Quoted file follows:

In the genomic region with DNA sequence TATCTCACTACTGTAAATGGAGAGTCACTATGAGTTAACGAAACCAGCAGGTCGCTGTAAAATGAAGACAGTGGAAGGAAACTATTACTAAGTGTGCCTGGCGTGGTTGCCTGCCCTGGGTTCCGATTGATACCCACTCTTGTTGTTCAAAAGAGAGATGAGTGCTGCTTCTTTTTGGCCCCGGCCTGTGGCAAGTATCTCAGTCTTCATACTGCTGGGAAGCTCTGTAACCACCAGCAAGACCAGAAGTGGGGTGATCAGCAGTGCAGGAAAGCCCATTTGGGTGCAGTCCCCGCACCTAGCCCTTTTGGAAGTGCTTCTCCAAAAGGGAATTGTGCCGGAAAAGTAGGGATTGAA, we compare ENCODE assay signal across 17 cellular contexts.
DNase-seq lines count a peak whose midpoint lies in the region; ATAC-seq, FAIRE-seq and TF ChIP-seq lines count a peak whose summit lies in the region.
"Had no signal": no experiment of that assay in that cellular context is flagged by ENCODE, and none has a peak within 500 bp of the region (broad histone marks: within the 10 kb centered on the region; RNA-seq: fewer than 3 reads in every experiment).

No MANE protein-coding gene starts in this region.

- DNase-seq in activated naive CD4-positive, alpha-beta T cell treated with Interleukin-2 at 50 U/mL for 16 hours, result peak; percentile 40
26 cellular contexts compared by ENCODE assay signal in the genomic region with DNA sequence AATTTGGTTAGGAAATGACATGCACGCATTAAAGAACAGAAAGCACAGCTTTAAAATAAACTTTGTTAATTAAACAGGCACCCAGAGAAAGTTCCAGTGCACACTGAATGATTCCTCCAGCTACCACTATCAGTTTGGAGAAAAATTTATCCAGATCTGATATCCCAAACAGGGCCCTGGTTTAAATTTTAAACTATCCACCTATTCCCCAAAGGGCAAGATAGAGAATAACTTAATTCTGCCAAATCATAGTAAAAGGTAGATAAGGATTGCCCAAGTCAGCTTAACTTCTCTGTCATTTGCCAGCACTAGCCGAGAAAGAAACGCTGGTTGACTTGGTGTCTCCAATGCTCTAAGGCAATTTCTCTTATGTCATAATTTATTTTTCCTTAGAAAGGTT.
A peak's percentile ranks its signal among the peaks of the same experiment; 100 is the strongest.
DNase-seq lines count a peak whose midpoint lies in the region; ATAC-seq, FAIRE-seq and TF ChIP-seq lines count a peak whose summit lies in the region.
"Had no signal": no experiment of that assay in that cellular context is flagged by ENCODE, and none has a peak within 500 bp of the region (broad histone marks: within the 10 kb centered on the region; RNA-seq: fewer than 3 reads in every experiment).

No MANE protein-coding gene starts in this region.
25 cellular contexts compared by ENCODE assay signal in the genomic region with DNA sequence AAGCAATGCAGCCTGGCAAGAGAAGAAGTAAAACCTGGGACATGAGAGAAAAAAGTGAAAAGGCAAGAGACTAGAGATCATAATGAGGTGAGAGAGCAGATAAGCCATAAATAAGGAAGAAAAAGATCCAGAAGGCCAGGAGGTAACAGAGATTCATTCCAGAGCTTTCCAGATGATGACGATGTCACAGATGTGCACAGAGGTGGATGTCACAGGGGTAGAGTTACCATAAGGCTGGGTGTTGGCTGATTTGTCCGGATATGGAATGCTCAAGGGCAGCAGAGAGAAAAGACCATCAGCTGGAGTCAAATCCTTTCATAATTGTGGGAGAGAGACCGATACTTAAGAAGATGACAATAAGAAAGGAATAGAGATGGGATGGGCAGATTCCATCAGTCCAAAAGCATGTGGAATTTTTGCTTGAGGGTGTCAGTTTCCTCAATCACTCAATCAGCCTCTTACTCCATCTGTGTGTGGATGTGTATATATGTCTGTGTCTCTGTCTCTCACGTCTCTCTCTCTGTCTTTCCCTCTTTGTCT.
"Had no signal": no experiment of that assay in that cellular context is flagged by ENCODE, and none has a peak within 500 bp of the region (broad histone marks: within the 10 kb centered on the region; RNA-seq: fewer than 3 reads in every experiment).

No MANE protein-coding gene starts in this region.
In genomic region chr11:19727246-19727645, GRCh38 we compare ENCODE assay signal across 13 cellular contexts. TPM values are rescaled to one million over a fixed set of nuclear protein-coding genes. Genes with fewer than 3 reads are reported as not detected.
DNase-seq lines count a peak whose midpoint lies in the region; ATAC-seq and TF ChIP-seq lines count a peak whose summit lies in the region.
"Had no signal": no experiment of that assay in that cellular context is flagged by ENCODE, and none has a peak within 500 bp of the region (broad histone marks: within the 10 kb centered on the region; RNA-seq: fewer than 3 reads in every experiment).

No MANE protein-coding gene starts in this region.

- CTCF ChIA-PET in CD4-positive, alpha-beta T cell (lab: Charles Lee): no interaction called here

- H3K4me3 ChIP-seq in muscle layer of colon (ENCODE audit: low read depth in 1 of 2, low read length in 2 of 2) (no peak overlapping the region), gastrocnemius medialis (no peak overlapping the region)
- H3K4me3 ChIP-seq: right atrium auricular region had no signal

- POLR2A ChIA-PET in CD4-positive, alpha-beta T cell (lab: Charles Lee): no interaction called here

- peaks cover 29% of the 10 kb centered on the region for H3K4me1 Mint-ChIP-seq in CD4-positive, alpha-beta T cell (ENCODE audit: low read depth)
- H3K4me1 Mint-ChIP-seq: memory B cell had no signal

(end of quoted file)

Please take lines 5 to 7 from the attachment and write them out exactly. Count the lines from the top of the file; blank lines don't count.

- DNase-seq in activated naive CD4-positive, alpha-beta T cell treated with Interleukin-2 at 50 U/mL for 16 hours, result peak; percentile 40
26 cellular contexts compared by ENCODE assay signal in the genomic region with DNA sequence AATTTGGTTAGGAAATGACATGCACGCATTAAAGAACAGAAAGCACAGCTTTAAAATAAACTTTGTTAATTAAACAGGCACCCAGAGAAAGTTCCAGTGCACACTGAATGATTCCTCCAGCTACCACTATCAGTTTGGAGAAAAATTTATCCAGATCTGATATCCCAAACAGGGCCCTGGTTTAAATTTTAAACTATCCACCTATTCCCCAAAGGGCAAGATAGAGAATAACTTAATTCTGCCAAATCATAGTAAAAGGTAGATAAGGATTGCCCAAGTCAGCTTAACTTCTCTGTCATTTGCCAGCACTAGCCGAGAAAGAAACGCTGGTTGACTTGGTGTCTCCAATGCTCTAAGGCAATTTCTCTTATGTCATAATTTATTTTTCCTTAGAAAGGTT.
A peak's percentile ranks its signal among the peaks of the same experiment; 100 is the strongest.